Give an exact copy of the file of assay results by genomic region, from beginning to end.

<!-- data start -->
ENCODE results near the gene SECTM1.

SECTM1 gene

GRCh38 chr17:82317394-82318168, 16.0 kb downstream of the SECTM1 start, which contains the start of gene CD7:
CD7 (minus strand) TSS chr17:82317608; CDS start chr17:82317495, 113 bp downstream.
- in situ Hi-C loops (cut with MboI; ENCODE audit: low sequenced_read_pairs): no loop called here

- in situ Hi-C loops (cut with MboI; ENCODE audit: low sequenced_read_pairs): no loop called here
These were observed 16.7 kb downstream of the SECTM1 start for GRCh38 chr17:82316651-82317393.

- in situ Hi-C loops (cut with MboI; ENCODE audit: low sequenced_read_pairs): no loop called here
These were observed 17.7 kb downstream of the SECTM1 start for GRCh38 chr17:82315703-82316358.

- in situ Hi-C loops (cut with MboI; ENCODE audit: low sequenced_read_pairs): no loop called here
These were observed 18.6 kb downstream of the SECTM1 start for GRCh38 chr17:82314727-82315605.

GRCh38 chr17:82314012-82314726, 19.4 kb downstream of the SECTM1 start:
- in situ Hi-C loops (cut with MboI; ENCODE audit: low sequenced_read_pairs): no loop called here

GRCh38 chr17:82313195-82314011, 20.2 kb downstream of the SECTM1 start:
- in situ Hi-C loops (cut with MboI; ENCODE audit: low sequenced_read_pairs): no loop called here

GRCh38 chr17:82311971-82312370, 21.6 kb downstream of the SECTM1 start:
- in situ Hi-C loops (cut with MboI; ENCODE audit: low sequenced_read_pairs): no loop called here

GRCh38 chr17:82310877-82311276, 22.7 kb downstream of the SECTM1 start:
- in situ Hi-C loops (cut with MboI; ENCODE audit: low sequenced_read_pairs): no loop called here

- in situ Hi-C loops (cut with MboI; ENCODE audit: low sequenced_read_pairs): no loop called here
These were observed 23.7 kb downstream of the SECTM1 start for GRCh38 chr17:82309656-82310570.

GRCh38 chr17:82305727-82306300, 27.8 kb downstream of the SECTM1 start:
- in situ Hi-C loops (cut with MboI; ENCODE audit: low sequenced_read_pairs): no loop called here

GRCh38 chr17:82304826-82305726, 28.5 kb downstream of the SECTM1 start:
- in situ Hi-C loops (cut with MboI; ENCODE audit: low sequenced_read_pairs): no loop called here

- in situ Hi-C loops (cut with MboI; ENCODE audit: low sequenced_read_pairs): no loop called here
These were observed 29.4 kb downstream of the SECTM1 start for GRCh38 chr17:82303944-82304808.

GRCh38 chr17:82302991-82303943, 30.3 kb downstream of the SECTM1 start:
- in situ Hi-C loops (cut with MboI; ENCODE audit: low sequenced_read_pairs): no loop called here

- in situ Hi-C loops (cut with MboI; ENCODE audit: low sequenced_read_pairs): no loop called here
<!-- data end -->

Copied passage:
ENCODE results near the gene SECTM1.

SECTM1 gene

GRCh38 chr17:82317394-82318168, 16.0 kb downstream of the SECTM1 start, which contains the start of gene CD7:
CD7 (minus strand) TSS chr17:82317608; CDS start chr17:82317495, 113 bp downstream.
- in situ Hi-C loops (cut with MboI; ENCODE audit: low sequenced_read_pairs): no loop called here

- in situ Hi-C loops (cut with MboI; ENCODE audit: low sequenced_read_pairs): no loop called here
These were observed 16.7 kb downstream of the SECTM1 start for GRCh38 chr17:82316651-82317393.

- in situ Hi-C loops (cut with MboI; ENCODE audit: low sequenced_read_pairs): no loop called here
These were observed 17.7 kb downstream of the SECTM1 start for GRCh38 chr17:82315703-82316358.

- in situ Hi-C loops (cut with MboI; ENCODE audit: low sequenced_read_pairs): no loop called here
These were observed 18.6 kb downstream of the SECTM1 start for GRCh38 chr17:82314727-82315605.

GRCh38 chr17:82314012-82314726, 19.4 kb downstream of the SECTM1 start:
- in situ Hi-C loops (cut with MboI; ENCODE audit: low sequenced_read_pairs): no loop called here

GRCh38 chr17:82313195-82314011, 20.2 kb downstream of the SECTM1 start:
- in situ Hi-C loops (cut with MboI; ENCODE audit: low sequenced_read_pairs): no loop called here

GRCh38 chr17:82311971-82312370, 21.6 kb downstream of the SECTM1 start:
- in situ Hi-C loops (cut with MboI; ENCODE audit: low sequenced_read_pairs): no loop called here

GRCh38 chr17:82310877-82311276, 22.7 kb downstream of the SECTM1 start:
- in situ Hi-C loops (cut with MboI; ENCODE audit: low sequenced_read_pairs): no loop called here

- in situ Hi-C loops (cut with MboI; ENCODE audit: low sequenced_read_pairs): no loop called here
These were observed 23.7 kb downstream of the SECTM1 start for GRCh38 chr17:82309656-82310570.

GRCh38 chr17:82305727-82306300, 27.8 kb downstream of the SECTM1 start:
- in situ Hi-C loops (cut with MboI; ENCODE audit: low sequenced_read_pairs): no loop called here

GRCh38 chr17:82304826-82305726, 28.5 kb downstream of the SECTM1 start:
- in situ Hi-C loops (cut with MboI; ENCODE audit: low sequenced_read_pairs): no loop called here

- in situ Hi-C loops (cut with MboI; ENCODE audit: low sequenced_read_pairs): no loop called here
These were observed 29.4 kb downstream of the SECTM1 start for GRCh38 chr17:82303944-82304808.

GRCh38 chr17:82302991-82303943, 30.3 kb downstream of the SECTM1 start:
- in situ Hi-C loops (cut with MboI; ENCODE audit: low sequenced_read_pairs): no loop called here

- in situ Hi-C loops (cut with MboI; ENCODE audit: low sequenced_read_pairs): no loop called here